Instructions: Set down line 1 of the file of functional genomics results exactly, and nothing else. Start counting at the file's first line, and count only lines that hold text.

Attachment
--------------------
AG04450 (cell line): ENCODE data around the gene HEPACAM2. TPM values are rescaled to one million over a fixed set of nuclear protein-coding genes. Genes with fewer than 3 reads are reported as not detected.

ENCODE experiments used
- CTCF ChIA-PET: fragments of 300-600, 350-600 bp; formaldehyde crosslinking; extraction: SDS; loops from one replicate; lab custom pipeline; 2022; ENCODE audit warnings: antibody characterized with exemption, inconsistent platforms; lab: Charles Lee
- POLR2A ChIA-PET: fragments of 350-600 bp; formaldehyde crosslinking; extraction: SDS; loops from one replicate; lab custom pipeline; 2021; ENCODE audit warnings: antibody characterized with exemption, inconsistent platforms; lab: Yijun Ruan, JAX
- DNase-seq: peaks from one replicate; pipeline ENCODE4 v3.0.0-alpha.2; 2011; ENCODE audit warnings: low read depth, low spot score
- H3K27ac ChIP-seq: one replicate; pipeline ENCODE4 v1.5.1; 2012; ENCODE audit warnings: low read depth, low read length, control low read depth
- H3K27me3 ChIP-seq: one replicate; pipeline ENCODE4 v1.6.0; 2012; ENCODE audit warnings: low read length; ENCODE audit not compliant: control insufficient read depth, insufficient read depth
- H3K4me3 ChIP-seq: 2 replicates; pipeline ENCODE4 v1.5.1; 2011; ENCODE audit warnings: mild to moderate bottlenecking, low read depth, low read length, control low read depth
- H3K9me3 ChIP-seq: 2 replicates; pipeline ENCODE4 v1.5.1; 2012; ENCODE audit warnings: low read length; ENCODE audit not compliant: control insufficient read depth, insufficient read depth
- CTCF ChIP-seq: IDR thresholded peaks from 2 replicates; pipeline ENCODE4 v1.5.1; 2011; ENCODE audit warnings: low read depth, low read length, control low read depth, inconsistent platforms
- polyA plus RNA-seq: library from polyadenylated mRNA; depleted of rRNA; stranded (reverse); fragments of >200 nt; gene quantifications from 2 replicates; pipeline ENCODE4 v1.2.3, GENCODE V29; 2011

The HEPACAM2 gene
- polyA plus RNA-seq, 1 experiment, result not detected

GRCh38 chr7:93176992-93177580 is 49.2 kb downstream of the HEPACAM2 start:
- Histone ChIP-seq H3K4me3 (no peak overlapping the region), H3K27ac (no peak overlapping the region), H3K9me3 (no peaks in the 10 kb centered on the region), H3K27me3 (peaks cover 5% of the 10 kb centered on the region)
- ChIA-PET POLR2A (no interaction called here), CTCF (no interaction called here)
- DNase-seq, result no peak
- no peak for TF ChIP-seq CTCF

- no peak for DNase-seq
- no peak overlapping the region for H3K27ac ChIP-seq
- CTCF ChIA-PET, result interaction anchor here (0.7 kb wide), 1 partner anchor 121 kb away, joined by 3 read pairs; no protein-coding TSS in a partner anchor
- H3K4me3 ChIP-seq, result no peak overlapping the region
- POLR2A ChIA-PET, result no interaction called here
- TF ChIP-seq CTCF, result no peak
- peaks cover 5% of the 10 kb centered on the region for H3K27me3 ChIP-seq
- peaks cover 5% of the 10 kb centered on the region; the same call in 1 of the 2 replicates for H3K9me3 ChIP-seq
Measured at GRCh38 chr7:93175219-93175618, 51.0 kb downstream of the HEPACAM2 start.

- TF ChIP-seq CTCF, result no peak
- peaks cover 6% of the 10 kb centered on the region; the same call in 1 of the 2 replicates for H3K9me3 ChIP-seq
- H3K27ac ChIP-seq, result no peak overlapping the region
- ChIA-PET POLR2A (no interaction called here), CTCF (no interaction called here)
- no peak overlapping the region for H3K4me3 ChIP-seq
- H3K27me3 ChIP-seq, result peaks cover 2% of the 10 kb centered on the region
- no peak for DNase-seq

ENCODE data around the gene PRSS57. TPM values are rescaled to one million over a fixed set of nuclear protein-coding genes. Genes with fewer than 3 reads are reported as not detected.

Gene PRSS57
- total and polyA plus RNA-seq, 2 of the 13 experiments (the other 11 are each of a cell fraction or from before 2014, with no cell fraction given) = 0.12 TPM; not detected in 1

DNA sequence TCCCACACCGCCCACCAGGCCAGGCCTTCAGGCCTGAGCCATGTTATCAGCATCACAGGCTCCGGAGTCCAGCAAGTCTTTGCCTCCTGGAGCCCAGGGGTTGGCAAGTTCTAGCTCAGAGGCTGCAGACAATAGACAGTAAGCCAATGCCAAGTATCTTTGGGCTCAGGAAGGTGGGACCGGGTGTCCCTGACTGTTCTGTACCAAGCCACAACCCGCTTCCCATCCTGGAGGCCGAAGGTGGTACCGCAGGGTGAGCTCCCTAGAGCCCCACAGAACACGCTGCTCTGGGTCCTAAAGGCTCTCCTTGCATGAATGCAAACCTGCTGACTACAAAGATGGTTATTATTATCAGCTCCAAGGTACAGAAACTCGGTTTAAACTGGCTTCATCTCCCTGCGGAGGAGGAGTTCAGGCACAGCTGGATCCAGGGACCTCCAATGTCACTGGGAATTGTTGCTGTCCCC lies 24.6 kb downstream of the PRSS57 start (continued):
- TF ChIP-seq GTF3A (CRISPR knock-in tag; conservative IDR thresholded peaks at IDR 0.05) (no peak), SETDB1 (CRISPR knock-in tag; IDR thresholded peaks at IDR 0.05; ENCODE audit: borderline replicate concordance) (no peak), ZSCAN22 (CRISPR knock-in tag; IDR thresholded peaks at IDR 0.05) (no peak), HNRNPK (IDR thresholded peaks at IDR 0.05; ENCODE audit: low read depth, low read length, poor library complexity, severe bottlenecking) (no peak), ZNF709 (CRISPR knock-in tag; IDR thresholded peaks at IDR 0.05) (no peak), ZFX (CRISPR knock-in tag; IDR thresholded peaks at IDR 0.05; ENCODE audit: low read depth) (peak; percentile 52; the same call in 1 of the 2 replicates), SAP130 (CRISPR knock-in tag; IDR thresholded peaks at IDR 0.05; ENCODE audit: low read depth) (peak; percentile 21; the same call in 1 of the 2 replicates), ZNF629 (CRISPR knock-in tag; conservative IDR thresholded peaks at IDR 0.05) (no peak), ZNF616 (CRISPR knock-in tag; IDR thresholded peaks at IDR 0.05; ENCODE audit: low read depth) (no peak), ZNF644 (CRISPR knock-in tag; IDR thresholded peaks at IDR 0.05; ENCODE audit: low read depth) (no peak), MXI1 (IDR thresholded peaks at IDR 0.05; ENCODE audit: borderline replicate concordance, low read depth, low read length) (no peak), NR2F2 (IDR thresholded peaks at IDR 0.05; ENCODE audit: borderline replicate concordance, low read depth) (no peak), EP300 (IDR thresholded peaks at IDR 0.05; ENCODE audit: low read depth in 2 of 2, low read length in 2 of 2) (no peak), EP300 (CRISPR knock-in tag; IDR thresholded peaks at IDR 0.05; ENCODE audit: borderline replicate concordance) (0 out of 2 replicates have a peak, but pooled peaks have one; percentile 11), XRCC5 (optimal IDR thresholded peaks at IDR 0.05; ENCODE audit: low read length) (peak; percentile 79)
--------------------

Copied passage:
AG04450 (cell line): ENCODE data around the gene HEPACAM2. TPM values are rescaled to one million over a fixed set of nuclear protein-coding genes. Genes with fewer than 3 reads are reported as not detected.